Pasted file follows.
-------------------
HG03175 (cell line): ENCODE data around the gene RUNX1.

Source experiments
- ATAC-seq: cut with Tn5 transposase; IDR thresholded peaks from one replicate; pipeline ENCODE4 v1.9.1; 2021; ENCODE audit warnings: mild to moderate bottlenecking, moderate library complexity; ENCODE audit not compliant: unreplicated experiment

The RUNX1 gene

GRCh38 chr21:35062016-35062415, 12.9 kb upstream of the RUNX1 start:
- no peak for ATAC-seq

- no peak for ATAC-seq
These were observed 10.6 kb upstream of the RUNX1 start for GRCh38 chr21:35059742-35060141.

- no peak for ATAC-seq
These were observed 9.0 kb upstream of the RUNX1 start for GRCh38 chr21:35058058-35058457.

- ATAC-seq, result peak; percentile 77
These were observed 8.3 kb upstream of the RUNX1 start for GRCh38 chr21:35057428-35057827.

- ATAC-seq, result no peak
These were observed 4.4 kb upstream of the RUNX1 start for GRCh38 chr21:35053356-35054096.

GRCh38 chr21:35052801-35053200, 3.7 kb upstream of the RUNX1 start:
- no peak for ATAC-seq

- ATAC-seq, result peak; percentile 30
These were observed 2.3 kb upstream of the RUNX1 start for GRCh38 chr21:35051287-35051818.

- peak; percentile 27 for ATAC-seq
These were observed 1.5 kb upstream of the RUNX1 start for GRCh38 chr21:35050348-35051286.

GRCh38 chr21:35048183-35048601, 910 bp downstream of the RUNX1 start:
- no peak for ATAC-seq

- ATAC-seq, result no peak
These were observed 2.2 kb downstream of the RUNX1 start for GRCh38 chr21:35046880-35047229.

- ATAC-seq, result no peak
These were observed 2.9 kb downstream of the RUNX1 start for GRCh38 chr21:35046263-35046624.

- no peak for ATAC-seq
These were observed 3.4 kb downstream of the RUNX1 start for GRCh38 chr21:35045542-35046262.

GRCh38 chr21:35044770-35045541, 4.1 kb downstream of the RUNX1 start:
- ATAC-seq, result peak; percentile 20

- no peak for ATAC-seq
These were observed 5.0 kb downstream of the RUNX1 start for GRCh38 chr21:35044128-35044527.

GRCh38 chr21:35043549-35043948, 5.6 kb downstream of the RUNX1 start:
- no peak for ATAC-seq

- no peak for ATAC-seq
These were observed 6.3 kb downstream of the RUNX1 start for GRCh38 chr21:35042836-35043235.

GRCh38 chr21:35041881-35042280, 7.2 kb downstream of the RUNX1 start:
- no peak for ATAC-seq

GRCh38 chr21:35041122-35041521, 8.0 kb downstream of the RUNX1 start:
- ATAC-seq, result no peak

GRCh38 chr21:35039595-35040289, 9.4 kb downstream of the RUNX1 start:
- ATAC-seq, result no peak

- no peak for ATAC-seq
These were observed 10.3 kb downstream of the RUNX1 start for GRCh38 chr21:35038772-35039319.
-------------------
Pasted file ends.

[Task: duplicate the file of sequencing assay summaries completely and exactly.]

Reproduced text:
HG03175 (cell line): ENCODE data around the gene RUNX1.

Source experiments
- ATAC-seq: cut with Tn5 transposase; IDR thresholded peaks from one replicate; pipeline ENCODE4 v1.9.1; 2021; ENCODE audit warnings: mild to moderate bottlenecking, moderate library complexity; ENCODE audit not compliant: unreplicated experiment

The RUNX1 gene

GRCh38 chr21:35062016-35062415, 12.9 kb upstream of the RUNX1 start:
- no peak for ATAC-seq

- no peak for ATAC-seq
These were observed 10.6 kb upstream of the RUNX1 start for GRCh38 chr21:35059742-35060141.

- no peak for ATAC-seq
These were observed 9.0 kb upstream of the RUNX1 start for GRCh38 chr21:35058058-35058457.

- ATAC-seq, result peak; percentile 77
These were observed 8.3 kb upstream of the RUNX1 start for GRCh38 chr21:35057428-35057827.

- ATAC-seq, result no peak
These were observed 4.4 kb upstream of the RUNX1 start for GRCh38 chr21:35053356-35054096.

GRCh38 chr21:35052801-35053200, 3.7 kb upstream of the RUNX1 start:
- no peak for ATAC-seq

- ATAC-seq, result peak; percentile 30
These were observed 2.3 kb upstream of the RUNX1 start for GRCh38 chr21:35051287-35051818.

- peak; percentile 27 for ATAC-seq
These were observed 1.5 kb upstream of the RUNX1 start for GRCh38 chr21:35050348-35051286.

GRCh38 chr21:35048183-35048601, 910 bp downstream of the RUNX1 start:
- no peak for ATAC-seq

- ATAC-seq, result no peak
These were observed 2.2 kb downstream of the RUNX1 start for GRCh38 chr21:35046880-35047229.

- ATAC-seq, result no peak
These were observed 2.9 kb downstream of the RUNX1 start for GRCh38 chr21:35046263-35046624.

- no peak for ATAC-seq
These were observed 3.4 kb downstream of the RUNX1 start for GRCh38 chr21:35045542-35046262.

GRCh38 chr21:35044770-35045541, 4.1 kb downstream of the RUNX1 start:
- ATAC-seq, result peak; percentile 20

- no peak for ATAC-seq
These were observed 5.0 kb downstream of the RUNX1 start for GRCh38 chr21:35044128-35044527.

GRCh38 chr21:35043549-35043948, 5.6 kb downstream of the RUNX1 start:
- no peak for ATAC-seq

- no peak for ATAC-seq
These were observed 6.3 kb downstream of the RUNX1 start for GRCh38 chr21:35042836-35043235.

GRCh38 chr21:35041881-35042280, 7.2 kb downstream of the RUNX1 start:
- no peak for ATAC-seq

GRCh38 chr21:35041122-35041521, 8.0 kb downstream of the RUNX1 start:
- ATAC-seq, result no peak

GRCh38 chr21:35039595-35040289, 9.4 kb downstream of the RUNX1 start:
- ATAC-seq, result no peak

- no peak for ATAC-seq
These were observed 10.3 kb downstream of the RUNX1 start for GRCh38 chr21:35038772-35039319.